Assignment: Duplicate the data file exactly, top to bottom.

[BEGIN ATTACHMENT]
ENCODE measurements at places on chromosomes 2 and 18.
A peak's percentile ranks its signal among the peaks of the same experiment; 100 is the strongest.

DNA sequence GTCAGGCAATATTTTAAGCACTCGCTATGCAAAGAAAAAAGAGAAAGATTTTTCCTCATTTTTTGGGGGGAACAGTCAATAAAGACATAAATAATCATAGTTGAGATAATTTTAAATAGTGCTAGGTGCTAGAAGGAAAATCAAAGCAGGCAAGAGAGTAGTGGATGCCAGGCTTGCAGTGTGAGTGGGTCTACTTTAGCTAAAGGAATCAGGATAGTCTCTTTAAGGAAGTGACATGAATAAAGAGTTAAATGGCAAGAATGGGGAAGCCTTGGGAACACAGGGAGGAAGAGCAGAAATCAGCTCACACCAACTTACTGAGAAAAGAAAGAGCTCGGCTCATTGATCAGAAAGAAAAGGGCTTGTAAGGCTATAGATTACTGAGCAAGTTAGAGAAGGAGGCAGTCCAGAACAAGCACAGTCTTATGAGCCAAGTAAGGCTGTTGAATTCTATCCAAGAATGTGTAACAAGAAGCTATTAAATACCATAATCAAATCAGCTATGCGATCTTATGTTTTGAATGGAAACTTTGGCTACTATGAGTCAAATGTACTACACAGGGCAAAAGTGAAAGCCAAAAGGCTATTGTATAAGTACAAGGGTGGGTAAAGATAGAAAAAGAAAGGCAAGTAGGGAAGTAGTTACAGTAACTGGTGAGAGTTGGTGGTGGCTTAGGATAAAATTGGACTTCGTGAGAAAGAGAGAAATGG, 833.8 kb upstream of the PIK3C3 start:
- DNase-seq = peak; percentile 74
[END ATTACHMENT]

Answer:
ENCODE measurements at places on chromosomes 2 and 18.
A peak's percentile ranks its signal among the peaks of the same experiment; 100 is the strongest.

DNA sequence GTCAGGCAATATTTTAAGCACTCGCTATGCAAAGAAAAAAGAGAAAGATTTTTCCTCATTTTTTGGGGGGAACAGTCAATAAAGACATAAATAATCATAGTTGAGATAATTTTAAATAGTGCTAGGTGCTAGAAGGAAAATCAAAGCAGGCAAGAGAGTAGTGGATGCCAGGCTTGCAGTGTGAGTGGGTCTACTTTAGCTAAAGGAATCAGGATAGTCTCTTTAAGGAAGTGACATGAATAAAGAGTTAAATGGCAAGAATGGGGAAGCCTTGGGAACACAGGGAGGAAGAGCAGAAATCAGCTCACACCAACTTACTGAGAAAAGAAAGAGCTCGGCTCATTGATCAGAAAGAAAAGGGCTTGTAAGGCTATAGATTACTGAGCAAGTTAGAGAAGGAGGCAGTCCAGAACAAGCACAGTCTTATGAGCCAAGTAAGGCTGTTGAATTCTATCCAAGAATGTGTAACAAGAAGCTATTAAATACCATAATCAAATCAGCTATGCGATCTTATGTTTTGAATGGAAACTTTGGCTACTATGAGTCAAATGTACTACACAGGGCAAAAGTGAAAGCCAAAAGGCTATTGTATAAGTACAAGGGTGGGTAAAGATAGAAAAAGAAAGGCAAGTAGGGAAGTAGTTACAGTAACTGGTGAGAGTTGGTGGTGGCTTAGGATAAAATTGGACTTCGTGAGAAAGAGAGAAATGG, 833.8 kb upstream of the PIK3C3 start:
- DNase-seq = peak; percentile 74